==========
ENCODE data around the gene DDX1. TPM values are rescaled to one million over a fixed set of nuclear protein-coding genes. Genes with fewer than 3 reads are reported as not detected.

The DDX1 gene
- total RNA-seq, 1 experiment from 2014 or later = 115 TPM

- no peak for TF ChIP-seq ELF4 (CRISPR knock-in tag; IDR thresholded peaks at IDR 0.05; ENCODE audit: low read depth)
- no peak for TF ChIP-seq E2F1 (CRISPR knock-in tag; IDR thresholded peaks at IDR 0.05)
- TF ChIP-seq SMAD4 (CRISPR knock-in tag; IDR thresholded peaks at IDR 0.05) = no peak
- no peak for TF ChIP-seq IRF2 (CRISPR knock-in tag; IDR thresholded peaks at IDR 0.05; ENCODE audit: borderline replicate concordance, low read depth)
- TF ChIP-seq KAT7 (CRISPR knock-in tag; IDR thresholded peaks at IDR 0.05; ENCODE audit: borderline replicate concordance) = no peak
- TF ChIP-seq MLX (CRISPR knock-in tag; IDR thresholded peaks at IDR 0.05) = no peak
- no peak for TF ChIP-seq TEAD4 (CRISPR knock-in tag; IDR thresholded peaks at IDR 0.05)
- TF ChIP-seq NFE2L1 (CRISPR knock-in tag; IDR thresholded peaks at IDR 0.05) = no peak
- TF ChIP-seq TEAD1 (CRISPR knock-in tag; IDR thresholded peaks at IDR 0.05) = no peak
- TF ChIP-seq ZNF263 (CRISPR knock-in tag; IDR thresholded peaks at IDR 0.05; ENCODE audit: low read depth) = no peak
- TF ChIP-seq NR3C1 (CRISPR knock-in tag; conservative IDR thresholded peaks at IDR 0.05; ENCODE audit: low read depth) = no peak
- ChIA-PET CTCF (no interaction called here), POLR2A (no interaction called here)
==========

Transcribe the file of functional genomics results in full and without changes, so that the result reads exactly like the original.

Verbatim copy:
ENCODE data around the gene DDX1. TPM values are rescaled to one million over a fixed set of nuclear protein-coding genes. Genes with fewer than 3 reads are reported as not detected.

The DDX1 gene
- total RNA-seq, 1 experiment from 2014 or later = 115 TPM

- no peak for TF ChIP-seq ELF4 (CRISPR knock-in tag; IDR thresholded peaks at IDR 0.05; ENCODE audit: low read depth)
- no peak for TF ChIP-seq E2F1 (CRISPR knock-in tag; IDR thresholded peaks at IDR 0.05)
- TF ChIP-seq SMAD4 (CRISPR knock-in tag; IDR thresholded peaks at IDR 0.05) = no peak
- no peak for TF ChIP-seq IRF2 (CRISPR knock-in tag; IDR thresholded peaks at IDR 0.05; ENCODE audit: borderline replicate concordance, low read depth)
- TF ChIP-seq KAT7 (CRISPR knock-in tag; IDR thresholded peaks at IDR 0.05; ENCODE audit: borderline replicate concordance) = no peak
- TF ChIP-seq MLX (CRISPR knock-in tag; IDR thresholded peaks at IDR 0.05) = no peak
- no peak for TF ChIP-seq TEAD4 (CRISPR knock-in tag; IDR thresholded peaks at IDR 0.05)
- TF ChIP-seq NFE2L1 (CRISPR knock-in tag; IDR thresholded peaks at IDR 0.05) = no peak
- TF ChIP-seq TEAD1 (CRISPR knock-in tag; IDR thresholded peaks at IDR 0.05) = no peak
- TF ChIP-seq ZNF263 (CRISPR knock-in tag; IDR thresholded peaks at IDR 0.05; ENCODE audit: low read depth) = no peak
- TF ChIP-seq NR3C1 (CRISPR knock-in tag; conservative IDR thresholded peaks at IDR 0.05; ENCODE audit: low read depth) = no peak
- ChIA-PET CTCF (no interaction called here), POLR2A (no interaction called here)